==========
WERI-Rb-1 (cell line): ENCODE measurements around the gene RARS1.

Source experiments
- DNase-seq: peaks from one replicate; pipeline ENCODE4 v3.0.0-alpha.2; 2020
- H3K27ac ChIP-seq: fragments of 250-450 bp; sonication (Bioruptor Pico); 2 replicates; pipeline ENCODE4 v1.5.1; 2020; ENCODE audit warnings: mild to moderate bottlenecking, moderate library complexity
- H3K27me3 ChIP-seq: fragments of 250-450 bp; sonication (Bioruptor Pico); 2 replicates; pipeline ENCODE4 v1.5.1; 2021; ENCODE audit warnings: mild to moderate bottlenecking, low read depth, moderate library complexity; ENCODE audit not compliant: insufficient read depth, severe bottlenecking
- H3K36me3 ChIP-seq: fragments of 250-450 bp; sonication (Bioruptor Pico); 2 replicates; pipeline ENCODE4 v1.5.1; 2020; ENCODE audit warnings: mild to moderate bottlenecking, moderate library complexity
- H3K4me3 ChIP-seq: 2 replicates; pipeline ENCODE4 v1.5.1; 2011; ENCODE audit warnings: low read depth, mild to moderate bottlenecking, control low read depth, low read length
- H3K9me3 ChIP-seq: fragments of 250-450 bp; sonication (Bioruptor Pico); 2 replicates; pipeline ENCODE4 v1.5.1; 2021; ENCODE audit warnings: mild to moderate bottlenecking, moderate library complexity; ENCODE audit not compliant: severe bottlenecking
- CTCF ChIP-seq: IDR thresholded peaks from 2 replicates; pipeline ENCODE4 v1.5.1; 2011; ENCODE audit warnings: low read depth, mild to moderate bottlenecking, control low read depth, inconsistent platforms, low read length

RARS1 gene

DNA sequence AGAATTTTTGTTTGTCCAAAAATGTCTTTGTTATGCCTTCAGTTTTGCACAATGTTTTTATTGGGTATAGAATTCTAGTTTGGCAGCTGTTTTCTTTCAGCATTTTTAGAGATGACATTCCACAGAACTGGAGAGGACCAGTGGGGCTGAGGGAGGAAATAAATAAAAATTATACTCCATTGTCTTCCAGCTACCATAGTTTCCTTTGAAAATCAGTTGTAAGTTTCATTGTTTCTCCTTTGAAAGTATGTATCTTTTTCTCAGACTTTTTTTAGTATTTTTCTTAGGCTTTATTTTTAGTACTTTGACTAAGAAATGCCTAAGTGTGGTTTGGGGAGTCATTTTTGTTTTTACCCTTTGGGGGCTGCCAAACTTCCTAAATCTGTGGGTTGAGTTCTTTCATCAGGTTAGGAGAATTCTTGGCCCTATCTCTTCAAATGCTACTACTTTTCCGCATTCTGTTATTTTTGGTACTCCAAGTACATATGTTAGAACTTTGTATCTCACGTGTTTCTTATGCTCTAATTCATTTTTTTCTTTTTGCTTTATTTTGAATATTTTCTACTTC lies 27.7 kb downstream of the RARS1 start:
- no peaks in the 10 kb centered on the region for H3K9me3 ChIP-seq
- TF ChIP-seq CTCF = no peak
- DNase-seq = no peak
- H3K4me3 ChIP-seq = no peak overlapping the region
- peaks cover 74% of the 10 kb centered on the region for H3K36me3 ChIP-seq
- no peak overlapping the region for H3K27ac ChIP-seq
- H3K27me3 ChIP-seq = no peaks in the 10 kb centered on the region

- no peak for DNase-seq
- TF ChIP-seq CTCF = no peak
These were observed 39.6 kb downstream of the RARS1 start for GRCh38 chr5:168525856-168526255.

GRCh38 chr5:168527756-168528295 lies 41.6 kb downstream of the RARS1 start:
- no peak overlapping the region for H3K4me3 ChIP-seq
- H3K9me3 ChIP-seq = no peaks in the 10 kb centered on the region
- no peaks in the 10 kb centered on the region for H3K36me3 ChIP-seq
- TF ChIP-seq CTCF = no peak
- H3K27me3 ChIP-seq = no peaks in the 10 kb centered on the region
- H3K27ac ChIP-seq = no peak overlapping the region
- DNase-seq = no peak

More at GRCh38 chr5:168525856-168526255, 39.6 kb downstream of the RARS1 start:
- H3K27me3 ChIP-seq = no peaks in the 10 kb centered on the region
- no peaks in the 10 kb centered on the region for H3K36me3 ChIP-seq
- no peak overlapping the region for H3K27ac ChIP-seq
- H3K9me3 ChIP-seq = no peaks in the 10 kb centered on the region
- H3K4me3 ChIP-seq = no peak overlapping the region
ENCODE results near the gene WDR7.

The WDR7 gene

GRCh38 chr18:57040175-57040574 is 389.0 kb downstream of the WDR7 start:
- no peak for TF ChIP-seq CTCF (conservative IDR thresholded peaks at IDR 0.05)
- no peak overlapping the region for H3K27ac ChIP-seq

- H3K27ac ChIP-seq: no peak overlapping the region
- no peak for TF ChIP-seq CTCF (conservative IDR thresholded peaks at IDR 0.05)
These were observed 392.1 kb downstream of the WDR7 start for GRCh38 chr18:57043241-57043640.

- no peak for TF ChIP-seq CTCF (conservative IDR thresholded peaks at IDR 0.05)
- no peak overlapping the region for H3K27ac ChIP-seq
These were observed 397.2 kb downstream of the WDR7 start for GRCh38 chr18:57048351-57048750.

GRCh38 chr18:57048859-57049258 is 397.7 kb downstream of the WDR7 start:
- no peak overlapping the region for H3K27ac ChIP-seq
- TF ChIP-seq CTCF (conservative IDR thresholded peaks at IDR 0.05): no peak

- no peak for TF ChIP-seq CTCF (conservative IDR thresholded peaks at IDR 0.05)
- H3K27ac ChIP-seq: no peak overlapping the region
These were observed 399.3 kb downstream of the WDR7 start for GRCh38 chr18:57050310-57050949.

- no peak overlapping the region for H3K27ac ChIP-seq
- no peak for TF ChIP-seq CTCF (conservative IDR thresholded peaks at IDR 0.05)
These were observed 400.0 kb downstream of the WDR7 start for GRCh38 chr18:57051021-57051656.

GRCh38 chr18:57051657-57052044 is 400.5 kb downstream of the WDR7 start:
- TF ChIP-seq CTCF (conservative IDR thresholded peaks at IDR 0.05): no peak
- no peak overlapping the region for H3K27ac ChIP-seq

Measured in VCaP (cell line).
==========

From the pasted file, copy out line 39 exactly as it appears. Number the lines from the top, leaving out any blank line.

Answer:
- no peak for TF ChIP-seq CTCF (conservative IDR thresholded peaks at IDR 0.05)